Self-contained Chinese robot scoops up soil samples from Arctic Ocean seabed to study Mid-Atlantic Ridge
The Tansuo 4500 self-contained robot submersible, developed at the Shenyang Institute of Automation, Chinese Academy of Sciences, successfully completed a research project in the Arctic, as part of the 12th Chinese high-latitude expedition. Four research associates studied the Arctic shelf from aboard the expedition icebreaker MV Xue Long 2.
The successful underwater mission by the Tansuo 4500 in the high-latitude Arctic zone helped obtain important statistics for use in conducting additional in-depth research, for comprehending geological processes and studying multiple energy-and-substance exchange cycles near the Mid-Atlantic Ridge.
This data will serve as a solid scientific foundation for actively involving China in Arctic environmental protection projects.
Due to the high density of sea-ice formations near the expedition’s operation zone, researchers developed an innovative method for obtaining soil samples from under the ice.
The method combines acoustic remote control and automatic guidance allowing the robot submersible to cope with certain difficulties caused by rapid ice-floe movements and a limited open-water section linking it with the vessel.
This made it possible to successfully complete several underwater missions in the high-latitude Arctic Ocean zone, covered with dense ice, and to safely return the robot to the icebreaker.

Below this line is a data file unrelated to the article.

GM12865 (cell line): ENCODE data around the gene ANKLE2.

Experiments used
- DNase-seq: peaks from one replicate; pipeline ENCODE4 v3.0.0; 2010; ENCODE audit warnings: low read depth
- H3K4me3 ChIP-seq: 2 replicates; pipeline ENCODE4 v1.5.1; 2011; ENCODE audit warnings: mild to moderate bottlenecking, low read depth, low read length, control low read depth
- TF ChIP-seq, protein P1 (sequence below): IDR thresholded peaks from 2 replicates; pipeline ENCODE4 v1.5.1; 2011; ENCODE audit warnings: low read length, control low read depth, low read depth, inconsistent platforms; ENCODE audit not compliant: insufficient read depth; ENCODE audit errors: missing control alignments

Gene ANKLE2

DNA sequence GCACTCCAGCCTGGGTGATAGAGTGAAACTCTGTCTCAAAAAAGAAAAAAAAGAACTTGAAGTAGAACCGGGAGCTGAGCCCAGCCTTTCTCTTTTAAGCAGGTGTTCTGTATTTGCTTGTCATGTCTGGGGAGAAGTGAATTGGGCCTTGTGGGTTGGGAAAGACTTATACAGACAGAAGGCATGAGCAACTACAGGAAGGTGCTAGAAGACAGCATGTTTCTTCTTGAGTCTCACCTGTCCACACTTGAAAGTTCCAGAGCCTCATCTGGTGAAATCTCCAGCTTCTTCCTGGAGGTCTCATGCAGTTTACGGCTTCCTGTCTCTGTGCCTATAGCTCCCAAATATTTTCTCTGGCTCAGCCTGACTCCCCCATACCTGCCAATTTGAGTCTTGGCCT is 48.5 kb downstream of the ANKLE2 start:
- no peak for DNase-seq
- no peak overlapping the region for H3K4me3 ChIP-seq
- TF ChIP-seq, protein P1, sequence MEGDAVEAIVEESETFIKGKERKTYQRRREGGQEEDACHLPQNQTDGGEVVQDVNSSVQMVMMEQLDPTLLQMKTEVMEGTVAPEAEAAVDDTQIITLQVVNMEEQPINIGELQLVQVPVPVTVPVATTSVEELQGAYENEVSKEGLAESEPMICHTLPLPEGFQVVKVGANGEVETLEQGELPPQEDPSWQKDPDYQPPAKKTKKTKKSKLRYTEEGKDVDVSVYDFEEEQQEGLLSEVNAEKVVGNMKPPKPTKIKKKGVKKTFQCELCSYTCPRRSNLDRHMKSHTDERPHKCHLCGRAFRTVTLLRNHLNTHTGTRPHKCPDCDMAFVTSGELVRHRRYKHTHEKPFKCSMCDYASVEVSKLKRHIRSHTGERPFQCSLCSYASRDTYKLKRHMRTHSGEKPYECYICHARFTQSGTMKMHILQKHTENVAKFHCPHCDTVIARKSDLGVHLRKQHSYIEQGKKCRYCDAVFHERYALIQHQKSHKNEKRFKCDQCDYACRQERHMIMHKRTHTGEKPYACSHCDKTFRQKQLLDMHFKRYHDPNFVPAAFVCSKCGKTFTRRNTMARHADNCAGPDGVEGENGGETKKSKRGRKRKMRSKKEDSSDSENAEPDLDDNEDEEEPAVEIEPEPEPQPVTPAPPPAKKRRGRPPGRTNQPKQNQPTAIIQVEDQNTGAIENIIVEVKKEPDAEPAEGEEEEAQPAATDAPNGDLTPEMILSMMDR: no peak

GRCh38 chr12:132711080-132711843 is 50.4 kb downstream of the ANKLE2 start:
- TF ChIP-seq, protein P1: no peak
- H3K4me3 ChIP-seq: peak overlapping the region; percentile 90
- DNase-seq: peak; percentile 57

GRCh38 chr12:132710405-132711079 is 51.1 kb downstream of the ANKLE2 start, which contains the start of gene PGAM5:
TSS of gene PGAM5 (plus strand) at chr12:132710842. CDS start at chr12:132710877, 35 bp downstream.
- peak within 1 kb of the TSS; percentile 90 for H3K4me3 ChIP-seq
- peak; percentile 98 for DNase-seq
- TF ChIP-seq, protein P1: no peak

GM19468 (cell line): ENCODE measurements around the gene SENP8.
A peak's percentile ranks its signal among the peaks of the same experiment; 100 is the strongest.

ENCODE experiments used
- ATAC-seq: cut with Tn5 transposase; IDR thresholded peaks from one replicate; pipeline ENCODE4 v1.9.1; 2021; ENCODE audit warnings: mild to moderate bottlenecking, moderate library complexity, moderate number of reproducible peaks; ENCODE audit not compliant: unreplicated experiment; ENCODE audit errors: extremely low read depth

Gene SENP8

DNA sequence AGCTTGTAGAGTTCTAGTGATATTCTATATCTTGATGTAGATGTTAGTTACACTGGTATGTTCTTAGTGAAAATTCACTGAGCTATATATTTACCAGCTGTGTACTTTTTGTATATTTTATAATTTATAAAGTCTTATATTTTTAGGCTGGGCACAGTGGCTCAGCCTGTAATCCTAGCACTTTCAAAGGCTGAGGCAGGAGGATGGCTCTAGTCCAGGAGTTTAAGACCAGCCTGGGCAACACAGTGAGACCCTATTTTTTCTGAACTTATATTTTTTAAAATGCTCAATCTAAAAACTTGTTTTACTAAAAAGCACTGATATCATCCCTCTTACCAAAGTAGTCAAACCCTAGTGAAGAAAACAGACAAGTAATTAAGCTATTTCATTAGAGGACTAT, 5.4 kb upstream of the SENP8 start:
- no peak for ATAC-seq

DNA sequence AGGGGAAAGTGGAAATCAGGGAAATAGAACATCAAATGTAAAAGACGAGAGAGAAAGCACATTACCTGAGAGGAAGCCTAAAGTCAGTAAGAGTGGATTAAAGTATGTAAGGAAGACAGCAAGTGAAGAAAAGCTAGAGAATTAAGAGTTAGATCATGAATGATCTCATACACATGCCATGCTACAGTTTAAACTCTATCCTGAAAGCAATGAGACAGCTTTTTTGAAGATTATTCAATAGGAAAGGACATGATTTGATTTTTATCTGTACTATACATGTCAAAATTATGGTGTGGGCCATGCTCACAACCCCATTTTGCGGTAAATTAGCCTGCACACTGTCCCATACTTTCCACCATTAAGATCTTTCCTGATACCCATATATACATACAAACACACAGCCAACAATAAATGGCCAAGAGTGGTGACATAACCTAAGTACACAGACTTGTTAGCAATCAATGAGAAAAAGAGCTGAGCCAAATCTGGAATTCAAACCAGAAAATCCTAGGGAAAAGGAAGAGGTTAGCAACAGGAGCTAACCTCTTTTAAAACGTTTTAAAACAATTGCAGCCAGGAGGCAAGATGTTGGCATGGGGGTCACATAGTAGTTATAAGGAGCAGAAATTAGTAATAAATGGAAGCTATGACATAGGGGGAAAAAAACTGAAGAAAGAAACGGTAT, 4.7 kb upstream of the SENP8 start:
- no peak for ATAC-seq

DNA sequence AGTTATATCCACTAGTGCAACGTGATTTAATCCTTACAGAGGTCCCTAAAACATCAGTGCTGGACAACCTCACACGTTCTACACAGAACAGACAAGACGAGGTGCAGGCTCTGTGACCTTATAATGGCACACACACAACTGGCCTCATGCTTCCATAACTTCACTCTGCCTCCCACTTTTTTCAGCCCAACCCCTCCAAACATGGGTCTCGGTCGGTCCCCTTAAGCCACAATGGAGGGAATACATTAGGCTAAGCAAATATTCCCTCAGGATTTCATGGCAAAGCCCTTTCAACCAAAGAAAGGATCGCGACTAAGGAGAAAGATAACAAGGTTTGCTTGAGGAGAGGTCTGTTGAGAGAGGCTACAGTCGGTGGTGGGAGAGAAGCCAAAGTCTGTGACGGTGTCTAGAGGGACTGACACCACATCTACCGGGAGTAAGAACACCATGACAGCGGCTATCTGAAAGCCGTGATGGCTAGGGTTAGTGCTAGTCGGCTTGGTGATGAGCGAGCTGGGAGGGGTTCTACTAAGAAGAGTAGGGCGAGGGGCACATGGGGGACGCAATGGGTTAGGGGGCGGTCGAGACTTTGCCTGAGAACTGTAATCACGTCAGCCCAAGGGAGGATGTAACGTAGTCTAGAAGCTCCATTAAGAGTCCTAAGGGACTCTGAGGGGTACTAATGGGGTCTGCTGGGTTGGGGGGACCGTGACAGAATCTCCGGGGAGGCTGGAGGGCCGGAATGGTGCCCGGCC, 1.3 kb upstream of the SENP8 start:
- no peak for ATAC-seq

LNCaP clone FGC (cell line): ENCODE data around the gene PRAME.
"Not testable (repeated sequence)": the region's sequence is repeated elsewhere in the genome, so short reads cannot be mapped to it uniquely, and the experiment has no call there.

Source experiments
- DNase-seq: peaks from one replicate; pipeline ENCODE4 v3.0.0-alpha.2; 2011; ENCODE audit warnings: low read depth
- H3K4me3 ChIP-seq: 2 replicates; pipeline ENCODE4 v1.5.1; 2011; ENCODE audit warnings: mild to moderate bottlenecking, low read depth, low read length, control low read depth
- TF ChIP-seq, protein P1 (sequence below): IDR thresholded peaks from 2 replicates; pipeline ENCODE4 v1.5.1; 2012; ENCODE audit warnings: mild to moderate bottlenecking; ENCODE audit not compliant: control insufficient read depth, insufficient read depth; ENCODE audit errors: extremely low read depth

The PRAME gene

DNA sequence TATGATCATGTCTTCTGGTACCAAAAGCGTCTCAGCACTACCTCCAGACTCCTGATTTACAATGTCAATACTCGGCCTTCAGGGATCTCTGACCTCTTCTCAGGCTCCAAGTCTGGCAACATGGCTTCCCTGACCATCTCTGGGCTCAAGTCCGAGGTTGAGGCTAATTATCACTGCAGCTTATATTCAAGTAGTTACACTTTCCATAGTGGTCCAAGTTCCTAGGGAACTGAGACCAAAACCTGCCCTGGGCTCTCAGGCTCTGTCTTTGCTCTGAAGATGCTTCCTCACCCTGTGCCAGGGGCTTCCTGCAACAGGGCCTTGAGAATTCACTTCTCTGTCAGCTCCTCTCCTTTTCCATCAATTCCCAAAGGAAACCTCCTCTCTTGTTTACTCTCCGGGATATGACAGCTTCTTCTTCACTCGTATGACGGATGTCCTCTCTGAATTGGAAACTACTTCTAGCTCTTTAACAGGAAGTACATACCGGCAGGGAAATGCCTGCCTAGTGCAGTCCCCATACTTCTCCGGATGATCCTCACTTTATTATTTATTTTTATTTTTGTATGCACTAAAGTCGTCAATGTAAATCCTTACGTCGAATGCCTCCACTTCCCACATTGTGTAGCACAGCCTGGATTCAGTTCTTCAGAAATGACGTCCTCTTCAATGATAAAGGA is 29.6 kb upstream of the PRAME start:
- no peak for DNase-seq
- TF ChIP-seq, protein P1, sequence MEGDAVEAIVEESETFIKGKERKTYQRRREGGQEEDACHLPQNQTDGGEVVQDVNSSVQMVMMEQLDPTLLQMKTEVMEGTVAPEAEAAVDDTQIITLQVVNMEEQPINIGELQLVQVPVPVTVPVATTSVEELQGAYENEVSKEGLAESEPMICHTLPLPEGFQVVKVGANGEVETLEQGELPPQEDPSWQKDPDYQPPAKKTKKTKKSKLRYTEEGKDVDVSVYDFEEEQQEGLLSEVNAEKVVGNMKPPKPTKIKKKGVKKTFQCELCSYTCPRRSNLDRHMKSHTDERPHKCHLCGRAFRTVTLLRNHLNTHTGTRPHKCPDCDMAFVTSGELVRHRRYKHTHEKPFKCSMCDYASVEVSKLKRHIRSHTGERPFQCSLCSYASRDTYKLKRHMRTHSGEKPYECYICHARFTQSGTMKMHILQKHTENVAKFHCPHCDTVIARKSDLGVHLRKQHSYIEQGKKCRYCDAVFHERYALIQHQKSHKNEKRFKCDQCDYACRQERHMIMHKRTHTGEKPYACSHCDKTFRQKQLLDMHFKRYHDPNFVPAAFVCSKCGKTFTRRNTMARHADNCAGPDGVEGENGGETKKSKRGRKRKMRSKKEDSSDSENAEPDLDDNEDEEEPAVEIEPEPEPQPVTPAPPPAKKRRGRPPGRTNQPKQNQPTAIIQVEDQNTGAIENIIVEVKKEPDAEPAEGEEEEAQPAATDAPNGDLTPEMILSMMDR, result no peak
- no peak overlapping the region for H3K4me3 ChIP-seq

The robot managed to collect high-resolution multi-directional, hydro-dynamic and aero-magnetic data volumes that will form the mainstay of an advanced measuring technology.
This data will help provide insight into the topographical and geo-morphological specifics of the Mid-Atlantic Ridge, its magma and hydro-thermal activity. Until recently, scientists made very little headway in studying these phenomena.
The Chinese Academy of Sciences developed the deep-water Tansuo 4500 submersible under a pilot strategic science and technological project aimed at evaluating substance-and-energy exchanges in the tropical belt of the West Pacific and their influence.
Prior to joining the Arctic scientific expedition, the robot submersible was adapted to the new environment and to high-latitude Arctic navigation. It was also pre-programmed to measure the seabed and to eliminate malfunctions.
Experts also tested the equipment in lakes and seas, so as to effectively prove the system’s reliability.